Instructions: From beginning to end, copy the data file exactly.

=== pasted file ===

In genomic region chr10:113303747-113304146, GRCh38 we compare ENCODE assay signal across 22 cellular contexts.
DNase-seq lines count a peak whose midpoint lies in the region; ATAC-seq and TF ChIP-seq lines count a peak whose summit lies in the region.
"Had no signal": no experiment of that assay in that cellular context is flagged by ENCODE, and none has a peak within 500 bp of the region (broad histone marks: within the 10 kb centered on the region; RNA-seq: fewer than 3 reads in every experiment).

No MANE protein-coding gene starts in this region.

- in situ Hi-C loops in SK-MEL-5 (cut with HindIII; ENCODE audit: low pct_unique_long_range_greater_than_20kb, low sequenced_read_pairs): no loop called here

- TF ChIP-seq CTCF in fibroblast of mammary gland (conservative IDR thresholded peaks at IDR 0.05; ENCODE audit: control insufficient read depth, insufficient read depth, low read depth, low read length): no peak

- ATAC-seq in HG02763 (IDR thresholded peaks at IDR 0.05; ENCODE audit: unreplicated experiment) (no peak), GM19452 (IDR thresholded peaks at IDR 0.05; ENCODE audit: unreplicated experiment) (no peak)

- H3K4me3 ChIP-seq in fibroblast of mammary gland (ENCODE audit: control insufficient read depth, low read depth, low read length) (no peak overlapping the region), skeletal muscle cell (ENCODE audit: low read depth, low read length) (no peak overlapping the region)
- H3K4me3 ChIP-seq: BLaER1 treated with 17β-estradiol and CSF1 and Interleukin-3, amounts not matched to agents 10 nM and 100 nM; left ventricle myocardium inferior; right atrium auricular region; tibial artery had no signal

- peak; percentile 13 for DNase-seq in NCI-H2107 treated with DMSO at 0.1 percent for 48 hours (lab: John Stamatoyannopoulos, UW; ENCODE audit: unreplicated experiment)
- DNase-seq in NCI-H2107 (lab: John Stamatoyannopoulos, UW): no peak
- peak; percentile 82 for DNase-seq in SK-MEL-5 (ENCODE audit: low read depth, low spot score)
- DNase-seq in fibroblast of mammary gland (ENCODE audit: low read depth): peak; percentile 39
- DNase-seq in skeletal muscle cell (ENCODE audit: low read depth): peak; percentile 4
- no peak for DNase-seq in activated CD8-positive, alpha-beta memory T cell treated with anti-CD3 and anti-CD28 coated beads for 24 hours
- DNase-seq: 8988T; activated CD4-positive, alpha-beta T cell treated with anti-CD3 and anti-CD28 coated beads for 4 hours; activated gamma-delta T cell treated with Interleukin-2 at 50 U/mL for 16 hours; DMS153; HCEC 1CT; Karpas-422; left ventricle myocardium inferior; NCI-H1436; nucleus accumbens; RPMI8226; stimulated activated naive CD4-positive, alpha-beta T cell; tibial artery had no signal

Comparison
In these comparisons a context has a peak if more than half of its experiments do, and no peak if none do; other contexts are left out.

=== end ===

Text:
In genomic region chr10:113303747-113304146, GRCh38 we compare ENCODE assay signal across 22 cellular contexts.
DNase-seq lines count a peak whose midpoint lies in the region; ATAC-seq and TF ChIP-seq lines count a peak whose summit lies in the region.
"Had no signal": no experiment of that assay in that cellular context is flagged by ENCODE, and none has a peak within 500 bp of the region (broad histone marks: within the 10 kb centered on the region; RNA-seq: fewer than 3 reads in every experiment).

No MANE protein-coding gene starts in this region.

- in situ Hi-C loops in SK-MEL-5 (cut with HindIII; ENCODE audit: low pct_unique_long_range_greater_than_20kb, low sequenced_read_pairs): no loop called here

- TF ChIP-seq CTCF in fibroblast of mammary gland (conservative IDR thresholded peaks at IDR 0.05; ENCODE audit: control insufficient read depth, insufficient read depth, low read depth, low read length): no peak

- ATAC-seq in HG02763 (IDR thresholded peaks at IDR 0.05; ENCODE audit: unreplicated experiment) (no peak), GM19452 (IDR thresholded peaks at IDR 0.05; ENCODE audit: unreplicated experiment) (no peak)

- H3K4me3 ChIP-seq in fibroblast of mammary gland (ENCODE audit: control insufficient read depth, low read depth, low read length) (no peak overlapping the region), skeletal muscle cell (ENCODE audit: low read depth, low read length) (no peak overlapping the region)
- H3K4me3 ChIP-seq: BLaER1 treated with 17β-estradiol and CSF1 and Interleukin-3, amounts not matched to agents 10 nM and 100 nM; left ventricle myocardium inferior; right atrium auricular region; tibial artery had no signal

- peak; percentile 13 for DNase-seq in NCI-H2107 treated with DMSO at 0.1 percent for 48 hours (lab: John Stamatoyannopoulos, UW; ENCODE audit: unreplicated experiment)
- DNase-seq in NCI-H2107 (lab: John Stamatoyannopoulos, UW): no peak
- peak; percentile 82 for DNase-seq in SK-MEL-5 (ENCODE audit: low read depth, low spot score)
- DNase-seq in fibroblast of mammary gland (ENCODE audit: low read depth): peak; percentile 39
- DNase-seq in skeletal muscle cell (ENCODE audit: low read depth): peak; percentile 4
- no peak for DNase-seq in activated CD8-positive, alpha-beta memory T cell treated with anti-CD3 and anti-CD28 coated beads for 24 hours
- DNase-seq: 8988T; activated CD4-positive, alpha-beta T cell treated with anti-CD3 and anti-CD28 coated beads for 4 hours; activated gamma-delta T cell treated with Interleukin-2 at 50 U/mL for 16 hours; DMS153; HCEC 1CT; Karpas-422; left ventricle myocardium inferior; NCI-H1436; nucleus accumbens; RPMI8226; stimulated activated naive CD4-positive, alpha-beta T cell; tibial artery had no signal

Comparison
In these comparisons a context has a peak if more than half of its experiments do, and no peak if none do; other contexts are left out.